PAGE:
The bad issues start when the MSD uses a very low resistance coil and starts using 8-10 amps in the box circuit, then you have a higher failure rate.
    Just the heat build up alone is fatal to some of the parts etc....
  10. Cantstop
    Joined: Jul 11, 2005
    Posts: 239


    Awesome info...can't wait for the rest...........
    Joined: Jun 15, 2006
    Posts: 3,385


    Time for some more discussion;
    Some of the subject matter can be further explored by using and google.
    We have discussed voltage and voltage levels in the ignition system now lets add "coils" to the discussion.
    Ohms law falls into place here with volts ( pressure) , amps ( flow) and resistance (resistance to flow).
    Another one to think about is "watts" Watts is electrical horse power.
    Volts x amps = Watts.

    Example one would be 12 volts flowing 4 amps would equal 48 watts.
    12 volts flowing 10 amps would equal 120 watts...
    In an ignition system if we want "more" output we would want more watts. You would need to increase the voltage (used in a capacitive system), increase the amps ( use lower resistance coil).

    We have three coils made for us at Andover coil company in Layafette Indiana, each with a different application. ( all old school oil filled)
    1= 3 ohms unit = Used for dual coil systems and four and six cylinders.
    2= 1.5 ohm unit = Used on most V8 applications with a 1.5 ohm resistor.
    3= .5 ohm unit = Used with high energy ( with current control) like the GM HEI module etc.

    Our most used coil is the 1.5 ohm with a 1.5 ohm resistor. Divided circuit 1.5 and 1.5 allows the coil to run cooler .

    Heres a couple pictures:


    Andover coil made for the Delco folks a few years back..


    A coil i put in a mason jar to display and open and close the container for scope testing at various points.


    A "exploded " coil from a customer that left the battery charger on all night with the key on. Oil got hot enough to expand and blow the seals out....

    Our coils are a 100 to one ratio meaning the secondary is 100-1 winding comparing the secondary to the primary windings. This is a pretty typical stock ratio that runs the engine very well. Rating is 25,000 to 30,000 volts. ( remember 30,000 is more than enough for most vehicles as we actually need much less properly tuned with a somewhat normal compression ratio)

    As we go thru this discussion we will build larger output coils and talk about the whys and when we might actually benifit from the higher outputs...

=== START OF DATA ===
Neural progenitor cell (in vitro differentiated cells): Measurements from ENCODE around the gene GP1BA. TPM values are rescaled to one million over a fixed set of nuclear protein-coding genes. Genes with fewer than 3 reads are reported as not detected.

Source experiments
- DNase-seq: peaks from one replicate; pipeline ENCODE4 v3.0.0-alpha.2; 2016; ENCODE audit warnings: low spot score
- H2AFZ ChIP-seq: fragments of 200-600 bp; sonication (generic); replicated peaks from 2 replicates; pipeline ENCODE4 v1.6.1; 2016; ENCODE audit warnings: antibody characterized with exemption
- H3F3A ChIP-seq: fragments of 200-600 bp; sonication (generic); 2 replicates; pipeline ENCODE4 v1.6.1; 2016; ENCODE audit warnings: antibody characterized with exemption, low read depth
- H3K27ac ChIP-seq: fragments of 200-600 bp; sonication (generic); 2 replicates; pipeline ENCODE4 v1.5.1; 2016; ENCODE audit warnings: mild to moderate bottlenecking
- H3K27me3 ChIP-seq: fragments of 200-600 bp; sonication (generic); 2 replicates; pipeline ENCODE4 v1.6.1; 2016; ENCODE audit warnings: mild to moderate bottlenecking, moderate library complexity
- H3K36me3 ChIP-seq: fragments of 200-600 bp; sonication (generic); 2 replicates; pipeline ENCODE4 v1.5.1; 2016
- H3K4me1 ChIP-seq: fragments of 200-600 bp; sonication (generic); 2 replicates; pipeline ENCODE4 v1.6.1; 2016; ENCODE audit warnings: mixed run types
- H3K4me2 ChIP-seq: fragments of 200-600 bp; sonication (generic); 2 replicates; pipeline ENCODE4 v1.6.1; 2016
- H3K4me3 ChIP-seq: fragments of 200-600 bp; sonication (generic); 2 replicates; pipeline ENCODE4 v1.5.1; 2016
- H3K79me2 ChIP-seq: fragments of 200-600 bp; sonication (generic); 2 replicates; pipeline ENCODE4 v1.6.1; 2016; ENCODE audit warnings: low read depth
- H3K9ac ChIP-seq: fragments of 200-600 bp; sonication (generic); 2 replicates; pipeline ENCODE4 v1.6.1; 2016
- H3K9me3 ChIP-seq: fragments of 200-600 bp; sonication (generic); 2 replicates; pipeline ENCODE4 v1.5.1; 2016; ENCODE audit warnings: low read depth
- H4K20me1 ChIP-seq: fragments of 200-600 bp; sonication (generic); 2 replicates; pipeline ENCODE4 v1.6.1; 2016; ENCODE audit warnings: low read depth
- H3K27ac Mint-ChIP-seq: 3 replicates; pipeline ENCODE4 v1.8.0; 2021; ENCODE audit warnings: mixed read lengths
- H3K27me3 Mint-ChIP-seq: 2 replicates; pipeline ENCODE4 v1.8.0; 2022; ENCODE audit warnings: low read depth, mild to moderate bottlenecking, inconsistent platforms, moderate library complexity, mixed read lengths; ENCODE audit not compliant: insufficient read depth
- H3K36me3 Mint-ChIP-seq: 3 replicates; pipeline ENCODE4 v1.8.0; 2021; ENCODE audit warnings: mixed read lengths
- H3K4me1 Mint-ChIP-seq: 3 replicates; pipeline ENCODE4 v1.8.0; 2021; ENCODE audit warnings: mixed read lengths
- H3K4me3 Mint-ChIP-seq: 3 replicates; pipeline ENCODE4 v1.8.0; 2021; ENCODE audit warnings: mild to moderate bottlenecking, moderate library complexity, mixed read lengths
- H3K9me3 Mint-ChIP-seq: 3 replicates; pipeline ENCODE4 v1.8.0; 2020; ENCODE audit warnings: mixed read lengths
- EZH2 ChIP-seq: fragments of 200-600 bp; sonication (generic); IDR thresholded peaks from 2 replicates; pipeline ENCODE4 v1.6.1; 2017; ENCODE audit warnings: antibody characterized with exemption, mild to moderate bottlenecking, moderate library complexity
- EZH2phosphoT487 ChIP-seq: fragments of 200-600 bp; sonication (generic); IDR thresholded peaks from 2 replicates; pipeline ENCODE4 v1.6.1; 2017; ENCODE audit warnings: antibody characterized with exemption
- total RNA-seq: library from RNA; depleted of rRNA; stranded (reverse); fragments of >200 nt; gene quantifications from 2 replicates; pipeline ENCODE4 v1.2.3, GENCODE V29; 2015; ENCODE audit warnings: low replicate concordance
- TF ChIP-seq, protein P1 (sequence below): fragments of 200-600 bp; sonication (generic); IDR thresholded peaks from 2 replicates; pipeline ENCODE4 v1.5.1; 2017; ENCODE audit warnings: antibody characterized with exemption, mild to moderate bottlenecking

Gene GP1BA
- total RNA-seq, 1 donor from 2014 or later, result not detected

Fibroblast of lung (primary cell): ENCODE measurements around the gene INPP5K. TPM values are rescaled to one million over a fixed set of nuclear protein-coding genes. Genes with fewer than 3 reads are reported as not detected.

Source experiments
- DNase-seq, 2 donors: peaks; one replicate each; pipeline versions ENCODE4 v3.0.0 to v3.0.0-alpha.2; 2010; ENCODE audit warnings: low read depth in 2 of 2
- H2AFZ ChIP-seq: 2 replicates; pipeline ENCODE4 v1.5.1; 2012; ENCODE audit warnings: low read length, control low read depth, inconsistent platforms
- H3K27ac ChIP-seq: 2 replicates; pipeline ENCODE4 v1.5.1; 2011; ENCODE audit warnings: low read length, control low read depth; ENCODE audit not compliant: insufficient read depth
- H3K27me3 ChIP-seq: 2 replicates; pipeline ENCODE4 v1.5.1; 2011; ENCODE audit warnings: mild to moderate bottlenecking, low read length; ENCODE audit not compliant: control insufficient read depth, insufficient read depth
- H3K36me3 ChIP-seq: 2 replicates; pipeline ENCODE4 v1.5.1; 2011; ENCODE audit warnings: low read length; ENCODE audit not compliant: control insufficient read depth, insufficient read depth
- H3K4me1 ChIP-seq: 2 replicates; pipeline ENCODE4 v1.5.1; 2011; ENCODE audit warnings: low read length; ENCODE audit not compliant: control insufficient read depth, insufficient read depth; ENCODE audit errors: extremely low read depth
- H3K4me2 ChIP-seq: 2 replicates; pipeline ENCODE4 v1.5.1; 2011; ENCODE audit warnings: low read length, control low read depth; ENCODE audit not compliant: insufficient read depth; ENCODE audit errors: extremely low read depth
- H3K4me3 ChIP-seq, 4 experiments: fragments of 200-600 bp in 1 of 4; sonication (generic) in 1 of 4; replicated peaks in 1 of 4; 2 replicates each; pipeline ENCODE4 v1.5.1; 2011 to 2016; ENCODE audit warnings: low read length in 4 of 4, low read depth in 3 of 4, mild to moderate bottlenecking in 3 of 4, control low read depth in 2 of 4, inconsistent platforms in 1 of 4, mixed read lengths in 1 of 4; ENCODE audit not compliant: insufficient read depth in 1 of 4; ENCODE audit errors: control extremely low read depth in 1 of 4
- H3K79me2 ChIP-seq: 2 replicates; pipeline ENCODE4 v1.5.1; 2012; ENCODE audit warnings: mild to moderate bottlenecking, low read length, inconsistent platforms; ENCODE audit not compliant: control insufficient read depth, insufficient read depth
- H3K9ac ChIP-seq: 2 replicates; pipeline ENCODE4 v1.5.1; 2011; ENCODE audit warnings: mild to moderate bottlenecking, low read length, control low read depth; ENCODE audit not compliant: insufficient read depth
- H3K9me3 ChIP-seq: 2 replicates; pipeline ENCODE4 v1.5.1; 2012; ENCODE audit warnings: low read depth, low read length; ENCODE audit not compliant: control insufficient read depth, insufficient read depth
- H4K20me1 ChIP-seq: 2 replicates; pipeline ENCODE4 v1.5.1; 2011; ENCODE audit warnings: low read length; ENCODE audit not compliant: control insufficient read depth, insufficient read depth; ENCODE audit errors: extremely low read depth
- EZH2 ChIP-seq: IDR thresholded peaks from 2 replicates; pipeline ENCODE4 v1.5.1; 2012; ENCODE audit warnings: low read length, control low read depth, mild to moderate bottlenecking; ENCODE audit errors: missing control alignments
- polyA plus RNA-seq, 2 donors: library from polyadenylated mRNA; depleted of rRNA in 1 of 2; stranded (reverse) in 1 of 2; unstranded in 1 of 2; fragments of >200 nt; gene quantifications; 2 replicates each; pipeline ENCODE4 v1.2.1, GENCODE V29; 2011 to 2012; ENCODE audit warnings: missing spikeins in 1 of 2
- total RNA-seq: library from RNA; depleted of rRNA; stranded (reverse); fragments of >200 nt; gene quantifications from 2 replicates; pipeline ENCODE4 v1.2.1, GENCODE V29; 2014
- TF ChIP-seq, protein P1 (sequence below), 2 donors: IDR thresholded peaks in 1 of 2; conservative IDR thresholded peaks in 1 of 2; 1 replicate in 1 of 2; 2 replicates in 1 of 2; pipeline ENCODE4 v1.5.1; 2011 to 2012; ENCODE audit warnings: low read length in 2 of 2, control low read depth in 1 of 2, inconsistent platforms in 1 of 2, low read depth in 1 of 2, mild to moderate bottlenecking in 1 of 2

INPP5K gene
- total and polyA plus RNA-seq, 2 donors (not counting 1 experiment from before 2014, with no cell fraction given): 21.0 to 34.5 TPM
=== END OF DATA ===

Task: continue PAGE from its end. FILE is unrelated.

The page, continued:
Last edited: Nov 8, 2012
  12. Very interesting . Bubba !
  13. revkev6
    Joined: Jun 13, 2006
    Posts: 3,351

    from ma

    which is why MSD has recommended coils for these boxes I take it... I have two MSD6al boxes that I ran in VW engined midgets (one as a spare). I ran these boxes for three 22 race seasons without a failure using a complete MSD setup. electronic dizzy, msd recommended coil and the box.

    this was going to be my next question and it seems you are heading in that direction!! what coil to use where!! LOVE THIS THREAD.
    Joined: Jun 15, 2006
    Posts: 3,385


    One more coil made here in Indiana for one of my racer friends This works with a magneto (external ignition coil) on sprint cars....
    Could ( left uncontrolled) need hundreds of amps to drive it and weld thru the frame on the car if needed to. I will provide some more specs as time and testing permits...


    I would just call it "the stun-er" for now , cant imagine being hit with a couple sparks from this dude.
    Will work on coil applications this week end....
    Joined: Jun 15, 2006
    Posts: 3,385


  16. Bugguts
    Joined: Aug 13, 2011
    Posts: 704


    Subscribed! Thanks for all this work.
    Joined: Jun 15, 2006
    Posts: 3,385


    Ok its monday , snowing lightly in Indianapolis. Looks like i am behind approx 70 orders with distributors and i have this oinched nerve deal going on in my lower back. Surgery is scheduled for Friday afternoon ( hope this gets over with soon) and just plain old dont feel like doing much this morning.
    So i guess we need to get this coil issue behind us....?????:eek:

    A little coil review , the ignition coil is really nothing other than a electrical transformer stepping up the low primary voltage 12-14 volts ( could be 200-300 when firing will discuss later) to approx 20,000 volts if needed.
    Transformers may be tapped ( secondary ties to primary winding , requires no ground) or untapped ( later model units that didnt wish this extra inductive kink to be uncontrolled). The transformer size may also vary with a turns ratio based on needs etc. ie : big - little etc
    The discussion in my world always needs to start with "stock oem configuration" as most problems can be fixed by just using the factory setup. Flathead ford engines are a good example, the engines seldom use a low to compression and the design of the engine doesnt need the huge increase in spark out put wanted by many engine builders. A good reliable spark is what we are after in what i will call the " stock -level one " spark .
    The factory flathead also has a design limitation with the factory distributor that may or may not offer the correct spark advance etc. But thats a distributor issue NOT a coil problem.!!